As you can probably tell, I wasn’t enamoured with After Earth. It’s quite honestly one of the dullest movies I’ve seen in recent memory; mercifully it’s kept at a 100 minute run time, as I couldn’t endure any more. This is NOT a Will Smith movie. You will see no humour, you will see no wit. Sure, we’ve seen Will play the serious roles before (Ali, Seven Pounds etc.), but this role is just dry and one dimensional: an elite solider who can “ghost” and avoid aliens owing to his lack of fear (oh yeah, there’s aliens, but they’re not exciting) – he’s also devoid of character. Also, as I mentioned, he spends the vast majority of his time sat down because of a leg injury. There’s very little demanded of Will Smith here, which is a shame as we all know what a talent he is. So, what of Jaden? Well, it’s essentially a Jaden Smith film featuring Will Smith. The trouble? The plot.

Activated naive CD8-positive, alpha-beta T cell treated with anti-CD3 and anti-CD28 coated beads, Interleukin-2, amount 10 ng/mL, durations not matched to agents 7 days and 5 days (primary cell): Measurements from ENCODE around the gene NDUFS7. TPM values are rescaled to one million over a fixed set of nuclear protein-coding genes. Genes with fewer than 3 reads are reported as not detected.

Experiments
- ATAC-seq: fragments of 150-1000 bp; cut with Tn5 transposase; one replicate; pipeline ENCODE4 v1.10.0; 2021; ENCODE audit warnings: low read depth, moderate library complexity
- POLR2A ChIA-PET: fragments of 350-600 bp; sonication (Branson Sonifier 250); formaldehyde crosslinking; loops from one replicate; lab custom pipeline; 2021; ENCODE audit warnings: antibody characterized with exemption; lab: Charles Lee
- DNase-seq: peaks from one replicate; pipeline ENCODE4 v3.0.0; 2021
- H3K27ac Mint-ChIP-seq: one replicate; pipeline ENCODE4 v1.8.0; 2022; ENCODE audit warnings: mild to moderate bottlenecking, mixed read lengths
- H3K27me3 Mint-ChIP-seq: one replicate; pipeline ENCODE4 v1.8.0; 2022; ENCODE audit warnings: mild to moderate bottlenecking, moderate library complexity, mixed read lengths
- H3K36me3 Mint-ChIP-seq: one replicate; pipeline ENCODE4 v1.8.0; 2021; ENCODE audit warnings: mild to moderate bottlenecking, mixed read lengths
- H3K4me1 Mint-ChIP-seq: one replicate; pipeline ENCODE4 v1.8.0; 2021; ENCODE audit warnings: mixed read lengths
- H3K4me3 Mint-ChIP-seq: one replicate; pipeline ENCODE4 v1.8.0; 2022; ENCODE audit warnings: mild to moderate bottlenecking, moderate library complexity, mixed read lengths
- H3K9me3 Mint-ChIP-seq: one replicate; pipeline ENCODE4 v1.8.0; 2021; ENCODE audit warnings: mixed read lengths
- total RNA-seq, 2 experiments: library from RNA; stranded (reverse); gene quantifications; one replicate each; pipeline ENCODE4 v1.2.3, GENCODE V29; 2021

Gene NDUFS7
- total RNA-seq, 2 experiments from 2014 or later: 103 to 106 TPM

Get used to this scene...

Get used to this scene…

The film consists of Jaden Smith just running around a forest avoiding CGI animals. Not crazy, alien animals, no. Mainly baboons and bizarrely man-hungry eagles. And also cutting himself on bushes. This is is. This is your film. Following Jaden in a lycra suit that occasionally changes colour. I wish I was simplifying the movie for you, but I’m really not; it’s simply that dull. The scripting is weak, the plotting is dull and the action is scant on the ground. All with Will Smith uttering some monotonous spiel about fear and danger every five minutes. THEN, when you do finally have the alien section… well, it fails to up the excitement at all. Dull.

After Earth (2013)